That’s a negative for consumers.
Well, the law passed, so somebody most have wanted it, right?
Brick-and-mortar stores, like Wal-Mart and Costco.
I would guess that they lobbied for the bill, but I don’t know that. Since they are compelled to collect the sales tax (they do business in the state, clearly), the bottom line on a consumer’s purchase seems higher. Remember that the consumer owes that tax whether it’s collected at the time of sale or not, but it’s a competitive disadvantage. They also incur the costs of collecting that sales tax and sending it to the state.
They want to make it harder for internet retailers to do business, to hurt their competition.
They are hypothetically helped by this…however, that’s a narrow view of it.
Amazon is not going to collect the sales tax anyway (since they are dropping the Associates), so that bottom line perception isn’t going to change. Amazon will lose the advertising from the Associates, which could affect their sales.
The brick-and-mortars, though, lose the sales that the Associates would have made in their stores.
The Associates were getting money from out-of-state to spend in-state. Yes, they may have made some of their purchases online, but they probably used some of that money at the grocery store…and those big box stores.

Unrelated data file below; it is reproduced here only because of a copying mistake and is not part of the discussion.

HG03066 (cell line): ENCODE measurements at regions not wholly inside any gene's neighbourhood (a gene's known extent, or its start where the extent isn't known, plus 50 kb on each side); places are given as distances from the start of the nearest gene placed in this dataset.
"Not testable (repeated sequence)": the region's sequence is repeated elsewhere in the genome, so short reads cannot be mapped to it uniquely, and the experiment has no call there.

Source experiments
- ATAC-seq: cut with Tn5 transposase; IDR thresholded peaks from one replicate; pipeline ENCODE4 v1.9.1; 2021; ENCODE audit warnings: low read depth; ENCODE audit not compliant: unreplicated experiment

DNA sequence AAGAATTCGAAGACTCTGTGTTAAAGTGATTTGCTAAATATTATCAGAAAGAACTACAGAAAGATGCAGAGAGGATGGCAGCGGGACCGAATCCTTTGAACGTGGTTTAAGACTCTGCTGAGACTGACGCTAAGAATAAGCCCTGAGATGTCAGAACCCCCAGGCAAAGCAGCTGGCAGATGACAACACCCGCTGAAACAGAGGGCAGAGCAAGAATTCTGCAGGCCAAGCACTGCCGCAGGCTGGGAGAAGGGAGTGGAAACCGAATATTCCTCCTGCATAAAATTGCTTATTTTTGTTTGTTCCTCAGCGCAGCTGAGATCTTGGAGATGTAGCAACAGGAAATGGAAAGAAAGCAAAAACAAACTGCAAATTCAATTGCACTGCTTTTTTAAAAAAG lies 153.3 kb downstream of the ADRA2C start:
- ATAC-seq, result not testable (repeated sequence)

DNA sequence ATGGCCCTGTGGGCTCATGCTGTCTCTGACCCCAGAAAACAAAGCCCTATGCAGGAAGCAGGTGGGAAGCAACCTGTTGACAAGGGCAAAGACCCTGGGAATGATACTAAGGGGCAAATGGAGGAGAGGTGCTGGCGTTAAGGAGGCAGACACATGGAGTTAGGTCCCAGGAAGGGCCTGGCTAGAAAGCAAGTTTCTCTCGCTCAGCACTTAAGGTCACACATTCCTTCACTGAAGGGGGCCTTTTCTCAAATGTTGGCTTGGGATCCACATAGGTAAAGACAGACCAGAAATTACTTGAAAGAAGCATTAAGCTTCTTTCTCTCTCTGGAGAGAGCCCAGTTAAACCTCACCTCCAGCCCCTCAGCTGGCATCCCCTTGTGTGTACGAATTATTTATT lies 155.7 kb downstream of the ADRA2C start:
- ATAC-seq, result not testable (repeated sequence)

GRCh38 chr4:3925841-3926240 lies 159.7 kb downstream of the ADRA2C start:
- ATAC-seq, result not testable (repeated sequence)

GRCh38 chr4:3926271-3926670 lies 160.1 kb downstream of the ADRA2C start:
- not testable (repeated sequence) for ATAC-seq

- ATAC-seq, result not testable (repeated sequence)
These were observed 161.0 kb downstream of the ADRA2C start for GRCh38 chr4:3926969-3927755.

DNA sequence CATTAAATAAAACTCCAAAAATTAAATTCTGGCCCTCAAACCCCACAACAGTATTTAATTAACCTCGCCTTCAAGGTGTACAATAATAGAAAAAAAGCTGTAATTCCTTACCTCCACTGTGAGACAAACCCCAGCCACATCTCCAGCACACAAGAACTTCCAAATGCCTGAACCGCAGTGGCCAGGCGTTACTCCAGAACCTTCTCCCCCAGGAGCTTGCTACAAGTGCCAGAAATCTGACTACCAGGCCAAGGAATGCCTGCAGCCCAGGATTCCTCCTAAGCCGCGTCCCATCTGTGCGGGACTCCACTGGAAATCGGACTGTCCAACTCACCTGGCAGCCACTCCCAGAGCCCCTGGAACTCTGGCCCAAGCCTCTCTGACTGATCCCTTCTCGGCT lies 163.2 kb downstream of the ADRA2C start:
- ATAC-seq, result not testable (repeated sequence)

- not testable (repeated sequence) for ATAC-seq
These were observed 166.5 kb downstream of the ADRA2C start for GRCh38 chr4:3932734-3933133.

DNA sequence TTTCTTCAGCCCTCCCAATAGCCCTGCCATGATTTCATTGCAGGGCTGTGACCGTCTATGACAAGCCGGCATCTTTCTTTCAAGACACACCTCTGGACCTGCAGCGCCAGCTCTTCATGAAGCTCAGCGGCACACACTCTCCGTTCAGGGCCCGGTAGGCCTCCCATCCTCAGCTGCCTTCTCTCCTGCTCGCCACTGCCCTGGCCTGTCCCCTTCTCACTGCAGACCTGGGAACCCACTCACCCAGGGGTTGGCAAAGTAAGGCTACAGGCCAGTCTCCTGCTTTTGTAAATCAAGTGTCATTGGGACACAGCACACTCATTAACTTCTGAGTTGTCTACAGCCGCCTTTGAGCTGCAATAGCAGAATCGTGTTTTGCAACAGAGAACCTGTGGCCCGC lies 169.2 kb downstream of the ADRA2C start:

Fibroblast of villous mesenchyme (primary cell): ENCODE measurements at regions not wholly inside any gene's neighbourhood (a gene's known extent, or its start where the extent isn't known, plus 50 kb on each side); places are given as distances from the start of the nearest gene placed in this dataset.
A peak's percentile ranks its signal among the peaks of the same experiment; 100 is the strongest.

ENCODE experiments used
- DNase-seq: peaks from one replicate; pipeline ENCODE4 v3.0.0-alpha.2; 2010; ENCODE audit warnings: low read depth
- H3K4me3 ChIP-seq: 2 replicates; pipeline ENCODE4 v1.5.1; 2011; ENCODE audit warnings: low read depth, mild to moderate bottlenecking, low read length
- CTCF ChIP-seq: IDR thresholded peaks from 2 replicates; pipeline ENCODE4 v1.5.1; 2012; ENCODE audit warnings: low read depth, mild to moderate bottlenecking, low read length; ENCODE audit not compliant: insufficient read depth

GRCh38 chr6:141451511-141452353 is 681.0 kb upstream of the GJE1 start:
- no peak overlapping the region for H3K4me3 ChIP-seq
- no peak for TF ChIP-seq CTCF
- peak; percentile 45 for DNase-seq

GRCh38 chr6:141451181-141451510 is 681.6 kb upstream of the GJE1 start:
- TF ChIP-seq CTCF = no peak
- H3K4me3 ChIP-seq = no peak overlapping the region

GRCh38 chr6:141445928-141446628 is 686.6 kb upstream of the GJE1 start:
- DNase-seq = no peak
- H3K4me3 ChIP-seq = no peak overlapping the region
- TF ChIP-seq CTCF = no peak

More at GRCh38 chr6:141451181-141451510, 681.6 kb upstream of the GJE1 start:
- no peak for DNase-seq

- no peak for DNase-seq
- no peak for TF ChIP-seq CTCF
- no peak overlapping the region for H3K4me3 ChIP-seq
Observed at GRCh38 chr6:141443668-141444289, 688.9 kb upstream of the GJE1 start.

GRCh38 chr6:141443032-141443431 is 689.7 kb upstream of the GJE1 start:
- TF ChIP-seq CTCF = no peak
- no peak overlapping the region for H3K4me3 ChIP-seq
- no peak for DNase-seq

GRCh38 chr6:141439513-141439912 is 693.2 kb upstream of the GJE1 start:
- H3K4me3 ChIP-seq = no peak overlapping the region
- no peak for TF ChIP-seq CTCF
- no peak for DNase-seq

What about those “Mom and Pop” stores? Doesn’t internet competition hurt them?
Sure it does…but this doesn’t change that. Amazon is still not going to collect sales tax.
This law hurts everyone.
There are some other interesting factors here.
Will Amazon have to move or change their R&D (Research and Development) facilities in California? That’s not part of the Associates piece, but there are some who suggest the wording in the bill may cause that. That wouldn’t help the state, certainly. Amazon would move those facilities, in my opinion, rather than collect sales tax on all taxable sales into California.
Another piece: Barnes & Noble already pays sales tax in all fifty states, I believe. They have a similar program…Amazon Associates could hypothetically go with them.
I don’t want to do that: I haven’t had good relationships with Barnes & Noble (except in the brick-and-mortar stores).
One other thing: none of this affects your Kindle store purchases if you are a California resident. California isn’t taxing e-books delivered electronically at this point (although they would if you bought the e-books on a CD). It doesn’t change sales of anything into California by Amazon, but I thought I’d point this out specifically.
I’m sure there are many of you who support California’s decision, and I would love to hear from you. I know the state is in financial trouble…I understand that this may seem like “closing a loophole”. If the US Supreme Court rules that advertisers count as a nexus, so be it. The New York Amazon law is likely to end up there, and they’ll we’ll get a definitive answer.
Please, feel free to comment on this post and let me (and my readers) know what you think. If you support California, I’d especially like to hear from you. If you are an Associate affected by this, feel free to tell your story.
Update: my account was closed when I went to it this morning…it’s there for historical purposes.
Update: not surprisingly, there are a lot of news stories about this…here are a few:
CNET on Lab126 aspect
This post by Bufo Calvin originally appeared in the I Love My Kindle blog.